We love the Harvard Business Journal.

If you’ve never spent any time reviewing the Harvard Business Journal, you really should check it out. There’s a wealth of information around technology, processes, analytics and really everything a ‘current’ business executive needs to survive in today’s market, whichever market that may be.

Today I’d like to share a link that i’ve offered several co-workers and clients as a way to help get their their their feet wet in Predictive Analytics like Predictive Coding or Predictive Review. In this article, Tom Davenport describes some criteria that might make predictive analytics more or less effective in the right conditions. What’s cool here is that the ‘best case scenario’ described is basically what we’re provisioning in Xera by iConect.

The Legal industry has an amazing opportunity to harness the power of Predictive Analysis against a highly organized data set, as is created byproduct of modern eDiscovery processes.

Most businesses work tirelessly to collect ‘good data’ (i.e.; actionable data with complete metadata) to drive regression analysis, concept / behavioral iterations and ‘feed the seed’ for predictive analysis. In modern eDiscovery, we typically present anywhere between 7 and 50 extracted fields of accurate, actionable metadata, including full text of the record that is then reviewed by highly trained subject matter experts to build relevancy in a few key issues.

The short story is, modern predictive analysis engines eat this stuff up.

Bottom line, even though Litigation Support technologies are a bit ‘late to the game’ of Predictive Analytics, they’re right on time and they arrive at a technologically mature level that allows applications to build user friendly workflows and software to drive the process.

Check out the article linked below. We hope you’re as excited about Predictive as we are. It’s a new dimension of review that deserves a place in your toolbox. Predictive is a mature, defensible and cost effective review technology thats here to stay.

We’re offering select clients a free pilot with Predictive Review in their own database as an educational initiative so experts can get ahead of the curve. Learn more about that pilot program here:

Check out the Predictive Primer at HBR here: 

Or optionally, join Platinum for an informative webinar around Legal Predictive Review here: 

Author Sid Newby

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Join the discussion 2 Comments

  • Bill Speros says:

    Thank you for reminding us about that (September, 2014) HBR blog framing the underlying aspirations pursued to discern future trends from historical data.

    In Computer Assisted Review (CAR) we all want to automate as much as possible (but not more). That is why I offer two key cautions about that HBR blog and your observations about it:

    This HBR blog discusses the employing “regression analysis to see just how correlated each variable is; this usually requires some iteration to find the right combination of variables and the best model… [or] regression coefficients—the degree to which each variable affects the purchase behavior…”

    By contrast, because litigation documents contain limited structured numerical data, CAR infers its models in altogether different ways whose effectiveness/limitations under various conditions–data content, legal issues, processing stages, inference engines, motivations, etc.–have not been independently established.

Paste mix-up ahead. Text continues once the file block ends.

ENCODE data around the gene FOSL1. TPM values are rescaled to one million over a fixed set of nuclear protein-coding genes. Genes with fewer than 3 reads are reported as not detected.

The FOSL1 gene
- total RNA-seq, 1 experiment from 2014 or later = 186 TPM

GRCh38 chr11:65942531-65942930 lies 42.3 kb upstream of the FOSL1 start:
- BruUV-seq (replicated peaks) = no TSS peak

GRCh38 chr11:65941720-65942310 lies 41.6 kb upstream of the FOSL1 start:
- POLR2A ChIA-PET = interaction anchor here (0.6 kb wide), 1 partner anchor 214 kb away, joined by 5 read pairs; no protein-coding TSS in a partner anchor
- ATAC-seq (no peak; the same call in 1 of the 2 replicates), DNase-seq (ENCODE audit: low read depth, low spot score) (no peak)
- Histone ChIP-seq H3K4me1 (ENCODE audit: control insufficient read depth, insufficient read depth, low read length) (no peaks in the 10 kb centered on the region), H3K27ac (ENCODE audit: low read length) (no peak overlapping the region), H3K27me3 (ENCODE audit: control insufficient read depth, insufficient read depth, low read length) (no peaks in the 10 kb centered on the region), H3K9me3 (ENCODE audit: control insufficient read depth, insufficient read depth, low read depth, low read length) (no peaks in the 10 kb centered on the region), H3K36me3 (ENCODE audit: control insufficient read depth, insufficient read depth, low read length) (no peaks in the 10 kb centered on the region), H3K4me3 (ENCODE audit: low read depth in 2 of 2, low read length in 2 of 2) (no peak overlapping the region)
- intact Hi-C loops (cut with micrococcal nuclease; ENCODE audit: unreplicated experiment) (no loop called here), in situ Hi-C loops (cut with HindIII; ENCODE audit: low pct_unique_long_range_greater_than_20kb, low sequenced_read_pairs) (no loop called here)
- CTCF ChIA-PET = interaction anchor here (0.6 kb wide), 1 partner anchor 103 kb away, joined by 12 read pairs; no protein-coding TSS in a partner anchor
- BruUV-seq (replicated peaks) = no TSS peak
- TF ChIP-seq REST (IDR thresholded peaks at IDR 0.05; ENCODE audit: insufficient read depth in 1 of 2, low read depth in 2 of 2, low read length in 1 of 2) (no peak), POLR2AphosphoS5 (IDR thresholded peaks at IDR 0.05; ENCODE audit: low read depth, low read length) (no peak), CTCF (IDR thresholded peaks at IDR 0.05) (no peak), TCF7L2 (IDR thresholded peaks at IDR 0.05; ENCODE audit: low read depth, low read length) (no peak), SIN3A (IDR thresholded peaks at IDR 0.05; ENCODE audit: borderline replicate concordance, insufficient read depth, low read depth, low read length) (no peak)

This HBR blog mentions that “Lack of good data is the most common barrier to organizations seeking to employ predictive analytics.”

    To clarify that you mention that, “In modern eDiscovery, we typically present anywhere between 7 and 50 extracted fields of accurate, actionable metadata, including full text of the record that is then reviewed by highly trained subject matter experts to build relevancy in a few key issues. The short story is, modern predictive analysis engines eat this stuff up.”

    Yes, while the predictive analysis engines may “eat this stuff up” it is not altogether clear–or demonstrable to a judge–what the engines digest. That is, the engines may have consumed the data but it is not altogether clear what the engines learned from the experience or can teach the researcher about the smorgasbord.

  • Jim Caitlan says:

    Bill’s comment is spot on, and focuses on my biggest complaint regarding the TAR marketplace – the tendency (strategy?) of many TAR vendors to point to the success of commercial analytics and claim the same potential for document review.

    Analyzing millions of discrete commercial transactions to find suspected patterns or correlations, and then carefully adjusting variables and tracking the resulting outcomes (another couple of million transactions), has as much to do with predictive coding as your monthly credit card statement has to do with The Adventures of Tom Sawyer. Text analytics is a mature branch of statistics and linguistics and is useful for a wide range of applications. However, the lack of controls around its use for eDiscovery, and the failure to assess the accuracy of the algorithms, the inability to differentiate between significant information and duplicative information, and the inability to validate assumptions against the “real world” universe of source data, fatally compromise the claims TAR vendors make about recall rates.

    There’s absolutely no reason what TAR won’t work, and it may work very well in a number of cases. But vendors do not provide prospective buyers with a way to select the right tool for each case, and to explain to a skeptical requesting party and court why they should believe that a “reasonable” percentage of significant documents were produced.

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